In Detroit, Michigan, Mitchelle Blair and the fathers of her two children are facing a petition to terminate parental rights with respect to Blair’s 17-year-old daughter and 8-year-old son. A judge in Wayne County Circuit Court is expected to rule on the petition to terminate on June 30th.
Blair’s case has drawn national news coverage due to the graphic reasons why the Court sought to terminate parental rights. During an eviction of Blair’s rental property on March 24, 2015, authorities discovered the bodies of Blair’s two deceased children, 13-year-old Stoni Blair and 9-year-old Stephen Berry, in a deep freezer. A coroner's report indicates that Stoni Blair was killed in August 2012 and Stephen Berry in May, 2013, each with numerous findings of burns and other abuses. Neither father reported seeing his child for approximately two years prior to their death. Blair was charged with the murder of her two deceased children and the torture and child abuse of all four children, including the two surviving children involved in the custody dispute. In Blair’s case, she has admitted killing Stoni but alleges Stephen’s death was an accident.
The North Carolina Court, following the reasoning adopted nationwide, has ruled that biological parents have a constitutionally-protected right to the care, custody, and control of their children as compared to any non-parent seeking custodial rights. This deference to a biological parent is a core tenant of child custody law and is commonly referred to as the “Parental Preference”. Despite this preference to a biological parent, the Court in North Carolina has ruled that parental rights can be terminated if a parent is deemed unfit, neglects the welfare of the child, voluntarily waives the preference or acts inconsistent with their parental status.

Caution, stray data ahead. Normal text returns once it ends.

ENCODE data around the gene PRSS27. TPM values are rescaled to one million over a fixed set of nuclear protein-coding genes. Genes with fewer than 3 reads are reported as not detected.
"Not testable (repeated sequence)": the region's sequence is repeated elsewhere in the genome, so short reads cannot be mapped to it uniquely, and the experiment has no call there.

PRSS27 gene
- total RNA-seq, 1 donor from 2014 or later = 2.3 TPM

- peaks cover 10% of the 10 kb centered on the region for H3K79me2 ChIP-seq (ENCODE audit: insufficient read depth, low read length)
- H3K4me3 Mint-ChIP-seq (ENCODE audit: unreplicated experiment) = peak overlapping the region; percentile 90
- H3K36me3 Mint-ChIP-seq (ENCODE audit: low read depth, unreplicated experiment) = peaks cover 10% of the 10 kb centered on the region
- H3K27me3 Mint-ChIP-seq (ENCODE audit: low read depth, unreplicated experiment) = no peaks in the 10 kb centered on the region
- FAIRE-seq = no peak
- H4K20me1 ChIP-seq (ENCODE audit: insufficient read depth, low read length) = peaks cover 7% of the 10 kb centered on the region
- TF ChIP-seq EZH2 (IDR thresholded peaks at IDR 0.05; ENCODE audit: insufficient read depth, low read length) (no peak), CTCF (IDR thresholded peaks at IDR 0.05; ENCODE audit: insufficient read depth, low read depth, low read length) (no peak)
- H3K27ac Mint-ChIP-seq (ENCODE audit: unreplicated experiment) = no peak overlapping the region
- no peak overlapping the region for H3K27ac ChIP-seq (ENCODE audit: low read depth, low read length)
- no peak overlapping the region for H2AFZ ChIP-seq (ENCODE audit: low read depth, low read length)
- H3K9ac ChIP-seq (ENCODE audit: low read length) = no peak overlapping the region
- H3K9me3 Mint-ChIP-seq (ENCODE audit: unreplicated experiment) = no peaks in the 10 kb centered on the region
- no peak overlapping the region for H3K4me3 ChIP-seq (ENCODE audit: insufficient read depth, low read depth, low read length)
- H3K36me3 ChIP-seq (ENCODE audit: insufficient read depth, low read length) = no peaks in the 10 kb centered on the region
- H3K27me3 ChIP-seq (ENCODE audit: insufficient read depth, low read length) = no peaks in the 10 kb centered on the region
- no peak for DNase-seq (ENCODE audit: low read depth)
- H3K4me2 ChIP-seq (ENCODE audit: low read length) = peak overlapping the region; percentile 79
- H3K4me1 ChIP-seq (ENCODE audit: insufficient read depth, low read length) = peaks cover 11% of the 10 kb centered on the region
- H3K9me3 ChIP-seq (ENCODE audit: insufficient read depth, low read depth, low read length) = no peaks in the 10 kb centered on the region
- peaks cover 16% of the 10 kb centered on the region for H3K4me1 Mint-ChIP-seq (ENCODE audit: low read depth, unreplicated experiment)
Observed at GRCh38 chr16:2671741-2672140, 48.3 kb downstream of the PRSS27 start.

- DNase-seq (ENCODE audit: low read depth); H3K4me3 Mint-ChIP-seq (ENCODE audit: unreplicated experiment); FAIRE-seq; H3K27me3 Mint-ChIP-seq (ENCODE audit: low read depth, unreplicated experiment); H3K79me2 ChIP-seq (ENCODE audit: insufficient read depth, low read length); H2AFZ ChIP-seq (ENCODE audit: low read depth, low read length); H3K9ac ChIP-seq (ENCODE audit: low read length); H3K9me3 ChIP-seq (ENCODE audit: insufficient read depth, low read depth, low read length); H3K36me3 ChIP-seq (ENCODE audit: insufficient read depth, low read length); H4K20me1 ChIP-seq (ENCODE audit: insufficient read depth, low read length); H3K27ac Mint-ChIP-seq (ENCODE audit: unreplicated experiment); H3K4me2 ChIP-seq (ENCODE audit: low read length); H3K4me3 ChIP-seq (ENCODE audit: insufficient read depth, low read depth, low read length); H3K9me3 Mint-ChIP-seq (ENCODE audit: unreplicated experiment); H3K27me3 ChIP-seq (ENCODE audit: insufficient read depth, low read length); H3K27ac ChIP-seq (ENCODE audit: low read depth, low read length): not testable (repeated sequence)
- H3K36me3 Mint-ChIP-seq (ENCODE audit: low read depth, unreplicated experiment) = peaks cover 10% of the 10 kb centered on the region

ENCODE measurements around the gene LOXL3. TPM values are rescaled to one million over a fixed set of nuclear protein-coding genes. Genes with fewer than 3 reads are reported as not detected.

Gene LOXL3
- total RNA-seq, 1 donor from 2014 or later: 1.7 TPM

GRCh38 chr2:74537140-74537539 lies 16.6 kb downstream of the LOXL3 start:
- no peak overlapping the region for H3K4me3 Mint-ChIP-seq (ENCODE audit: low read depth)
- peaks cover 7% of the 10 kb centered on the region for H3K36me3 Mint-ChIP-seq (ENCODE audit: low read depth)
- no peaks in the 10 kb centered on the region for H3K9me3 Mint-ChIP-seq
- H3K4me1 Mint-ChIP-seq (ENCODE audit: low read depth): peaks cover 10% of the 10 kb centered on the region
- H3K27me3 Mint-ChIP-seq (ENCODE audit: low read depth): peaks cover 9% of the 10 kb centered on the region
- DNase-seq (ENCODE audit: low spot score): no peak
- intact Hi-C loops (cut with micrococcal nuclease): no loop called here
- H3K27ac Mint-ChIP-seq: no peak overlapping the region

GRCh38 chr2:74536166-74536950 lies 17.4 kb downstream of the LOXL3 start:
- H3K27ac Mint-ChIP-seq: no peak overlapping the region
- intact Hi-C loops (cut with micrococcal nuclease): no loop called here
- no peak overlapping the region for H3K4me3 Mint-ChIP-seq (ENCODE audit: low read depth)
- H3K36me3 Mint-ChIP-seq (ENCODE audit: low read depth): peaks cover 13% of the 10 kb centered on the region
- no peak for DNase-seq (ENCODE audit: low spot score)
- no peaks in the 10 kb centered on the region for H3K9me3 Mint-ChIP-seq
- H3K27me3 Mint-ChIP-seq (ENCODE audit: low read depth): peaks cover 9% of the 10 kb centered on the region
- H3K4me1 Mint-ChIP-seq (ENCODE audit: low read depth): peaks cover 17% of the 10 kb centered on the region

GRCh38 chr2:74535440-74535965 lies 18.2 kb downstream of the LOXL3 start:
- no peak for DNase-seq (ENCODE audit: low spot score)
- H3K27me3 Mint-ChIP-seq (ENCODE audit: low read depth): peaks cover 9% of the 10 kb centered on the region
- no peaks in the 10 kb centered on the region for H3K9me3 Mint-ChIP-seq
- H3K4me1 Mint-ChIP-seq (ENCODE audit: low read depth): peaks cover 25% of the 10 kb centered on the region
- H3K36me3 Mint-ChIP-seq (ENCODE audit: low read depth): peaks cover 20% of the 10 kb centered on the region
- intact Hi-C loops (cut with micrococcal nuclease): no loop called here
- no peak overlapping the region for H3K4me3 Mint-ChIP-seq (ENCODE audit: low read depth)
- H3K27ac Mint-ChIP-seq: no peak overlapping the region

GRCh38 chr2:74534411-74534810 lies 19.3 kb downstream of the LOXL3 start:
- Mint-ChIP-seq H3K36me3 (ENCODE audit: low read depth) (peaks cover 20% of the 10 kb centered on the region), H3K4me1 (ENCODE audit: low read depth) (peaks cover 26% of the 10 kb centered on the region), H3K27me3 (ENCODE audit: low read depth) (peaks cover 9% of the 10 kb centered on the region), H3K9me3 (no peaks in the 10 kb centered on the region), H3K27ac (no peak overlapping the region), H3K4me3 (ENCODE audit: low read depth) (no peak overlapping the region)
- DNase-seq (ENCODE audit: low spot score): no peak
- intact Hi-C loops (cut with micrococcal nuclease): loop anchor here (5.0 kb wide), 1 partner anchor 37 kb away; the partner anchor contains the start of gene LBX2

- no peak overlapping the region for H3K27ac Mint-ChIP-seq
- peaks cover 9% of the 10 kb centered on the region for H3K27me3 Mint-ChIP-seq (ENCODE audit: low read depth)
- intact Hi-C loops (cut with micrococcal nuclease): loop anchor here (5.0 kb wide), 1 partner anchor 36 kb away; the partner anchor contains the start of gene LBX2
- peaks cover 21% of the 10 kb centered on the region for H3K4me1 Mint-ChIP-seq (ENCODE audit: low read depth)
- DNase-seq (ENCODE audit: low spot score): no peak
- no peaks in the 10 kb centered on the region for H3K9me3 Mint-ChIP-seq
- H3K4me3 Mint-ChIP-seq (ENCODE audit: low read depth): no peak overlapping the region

Given the constitutionally-protected Parental Preference, termination of parental rights is an extremely difficult burden for a State or moving parent/person to meet. Certainly, the admission of murder of a child is action inconsistent with the parental status sufficient for a court to terminate Blair’s parental rights to her two surviving children. In most cases though, the question is more nuanced. Child Protective Services investigated Blair twice, in 2002 and in 2005, both following reports of visible abuse to Blair’s children. CPS could not say why action was not taken to remove Blair’s children from the home. If CPS had acted in 2002 or 2005 to terminate Blair’s parental rights, the nature and extent of any then-abuse may not have been sufficient to terminate.
Blair’s 17-year-old and 8-year-old children are currently staying with Blair’s aunt and the expectation is that Blair and both children’s fathers will have their parental rights terminated.